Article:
In Central African Republic, the conflict between armed groups is now compounded by a conflict between armed communities. The roadmap to end the crisis including elections late 2015 presents only a short-term answer and risks exacerbating existing tensions. The transitional authorities and their international partners must address crucial issues by implementing a comprehensive disarmament policy and reaffirming that Muslims belong within the nation.
Away from the international spotlight, the Central African Republic’s rural areas are turning into fields of violence as war over territory and livestock hits a highly vulnerable population, with effects increasingly felt in neighbouring Cameroon and Chad.
To stabilise the Central African Republic (CAR), the transitional government and its international partners need to prioritise, alongside security, action to fight corruption and trafficking of natural resources, as well as revive the economy.
Sensible, inclusive regulation of pastoralism that has mitigated tension in parts of the Sahel should be extended to the Democratic Republic of Congo (DRC) and the Central African Republic (CAR), where conflicts have worsened with the southward expansion of pastoralism.
Russia is intensifying its relationships in Africa and [the Central African Republic] is one of their entry points. The government is weak so it’s an easy target.
International mobilization [in the Central African Republic] is much, much slower than the deterioration of the situation on the ground.
The main risk [of the escalating violence in Central African Republic] is really to come back to a conflict like it was in 2013, very close to a kind of civil war.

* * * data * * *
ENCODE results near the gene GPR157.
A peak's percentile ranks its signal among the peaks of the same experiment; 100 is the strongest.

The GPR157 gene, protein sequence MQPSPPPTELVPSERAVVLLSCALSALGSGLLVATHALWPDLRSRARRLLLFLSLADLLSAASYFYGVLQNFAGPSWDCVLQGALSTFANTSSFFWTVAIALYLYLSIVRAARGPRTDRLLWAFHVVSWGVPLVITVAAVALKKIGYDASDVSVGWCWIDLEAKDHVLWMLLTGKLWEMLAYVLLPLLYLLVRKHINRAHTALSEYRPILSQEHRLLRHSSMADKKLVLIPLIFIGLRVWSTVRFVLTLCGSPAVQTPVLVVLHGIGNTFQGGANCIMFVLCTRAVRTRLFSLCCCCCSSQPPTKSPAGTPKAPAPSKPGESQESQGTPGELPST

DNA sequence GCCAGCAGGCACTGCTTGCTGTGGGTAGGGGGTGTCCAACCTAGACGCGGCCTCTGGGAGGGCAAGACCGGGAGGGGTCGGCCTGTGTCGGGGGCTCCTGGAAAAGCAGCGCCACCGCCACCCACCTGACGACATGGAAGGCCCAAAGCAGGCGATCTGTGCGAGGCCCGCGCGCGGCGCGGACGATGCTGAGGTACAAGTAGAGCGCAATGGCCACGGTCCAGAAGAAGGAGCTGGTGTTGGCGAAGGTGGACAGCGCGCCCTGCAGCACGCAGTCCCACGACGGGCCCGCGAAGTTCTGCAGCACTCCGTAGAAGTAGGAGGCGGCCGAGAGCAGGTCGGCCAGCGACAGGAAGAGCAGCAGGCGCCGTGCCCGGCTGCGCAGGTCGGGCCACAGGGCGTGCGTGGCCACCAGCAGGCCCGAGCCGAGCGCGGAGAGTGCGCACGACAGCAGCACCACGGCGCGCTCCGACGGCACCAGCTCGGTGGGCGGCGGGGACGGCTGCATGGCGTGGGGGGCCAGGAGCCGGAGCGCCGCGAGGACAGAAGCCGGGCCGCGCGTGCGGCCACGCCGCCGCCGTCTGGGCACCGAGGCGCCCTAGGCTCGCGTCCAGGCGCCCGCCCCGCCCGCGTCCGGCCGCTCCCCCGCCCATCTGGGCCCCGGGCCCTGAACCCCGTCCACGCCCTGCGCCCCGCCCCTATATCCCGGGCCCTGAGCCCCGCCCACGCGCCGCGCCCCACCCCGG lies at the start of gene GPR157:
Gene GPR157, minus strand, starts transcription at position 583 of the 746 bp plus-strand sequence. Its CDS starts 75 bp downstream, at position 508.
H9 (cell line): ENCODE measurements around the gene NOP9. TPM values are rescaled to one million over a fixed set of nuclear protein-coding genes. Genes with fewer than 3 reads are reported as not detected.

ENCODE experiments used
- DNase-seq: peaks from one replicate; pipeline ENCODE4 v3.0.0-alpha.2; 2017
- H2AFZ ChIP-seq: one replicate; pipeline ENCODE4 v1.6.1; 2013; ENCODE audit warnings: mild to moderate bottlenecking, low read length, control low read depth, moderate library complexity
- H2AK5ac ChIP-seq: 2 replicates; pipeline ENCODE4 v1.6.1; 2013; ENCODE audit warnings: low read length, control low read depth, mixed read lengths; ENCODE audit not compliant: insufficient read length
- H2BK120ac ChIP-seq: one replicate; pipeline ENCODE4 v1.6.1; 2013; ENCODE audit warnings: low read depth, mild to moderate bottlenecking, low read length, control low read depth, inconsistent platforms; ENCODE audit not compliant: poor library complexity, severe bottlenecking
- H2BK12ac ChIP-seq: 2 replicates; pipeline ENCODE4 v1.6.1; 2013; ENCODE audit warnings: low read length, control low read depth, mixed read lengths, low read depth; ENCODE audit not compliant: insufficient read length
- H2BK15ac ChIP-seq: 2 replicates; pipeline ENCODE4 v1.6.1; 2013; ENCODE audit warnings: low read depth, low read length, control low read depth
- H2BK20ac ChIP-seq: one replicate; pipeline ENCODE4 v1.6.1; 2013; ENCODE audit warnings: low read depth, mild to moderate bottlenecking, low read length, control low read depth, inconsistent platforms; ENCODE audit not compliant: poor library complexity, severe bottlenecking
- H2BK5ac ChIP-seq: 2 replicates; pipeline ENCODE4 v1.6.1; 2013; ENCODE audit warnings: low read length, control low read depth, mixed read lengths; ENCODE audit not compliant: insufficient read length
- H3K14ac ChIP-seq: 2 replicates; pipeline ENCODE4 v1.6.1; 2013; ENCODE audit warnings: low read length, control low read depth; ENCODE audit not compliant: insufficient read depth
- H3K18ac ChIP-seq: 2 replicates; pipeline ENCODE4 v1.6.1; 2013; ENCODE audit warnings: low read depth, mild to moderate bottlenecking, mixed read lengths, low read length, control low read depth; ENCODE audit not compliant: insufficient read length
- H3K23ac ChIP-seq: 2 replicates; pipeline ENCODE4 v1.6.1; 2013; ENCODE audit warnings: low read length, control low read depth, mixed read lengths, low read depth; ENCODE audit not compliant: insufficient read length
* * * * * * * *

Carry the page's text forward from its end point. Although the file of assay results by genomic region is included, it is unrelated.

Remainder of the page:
There is a risk that the process of negotiation [in the Central African Republic] around disarmament becomes bogged down and justice, including through the Special Criminal Court, accelerates.
Against the supposed Christian versus Muslim logic of this conflict [in the Central African Republic], we now see Muslim groups fighting Muslim groups, divided on ethnic lines and fighting for territory.
The U.N. Security Coucil approved a resolution to extend the mandate of the U.N. Mission in the Central African Republic (MINUSCA) until 15 November 2018, also increasing the mission’s troop ceiling by 900. Richard Moncrieff, Project Director for Central Africa, states that the Central African Republic needs more than just troops to meet the country's security challenges.
Originally published in World Politics Review
Africa is experiencing the highest number of humanitarian crises since the 1990s. As the new chair of the African Union Commission, Moussa Faki Mahamat, takes office, International Crisis Group suggests how he can strengthen the organisation’s response to threats to continental peace and security.
En Centrafrique, le statu quo qui a suivi l'investiture du président Touadéra en mars 2016 est déjà remis en cause. Les tensions montent tandis que le blocage est total sur l’accord de désarmement, démobilisation et réinsertion, nœud gordien de la crise centrafricaine. Tout doit être mis en œuvre lors de la conférence des donateurs pour la Centrafrique, qui se déroule le 17 novembre à Bruxelles, pour éviter une nouvelle tentative de déstabilisation, voire un renversement du pouvoir.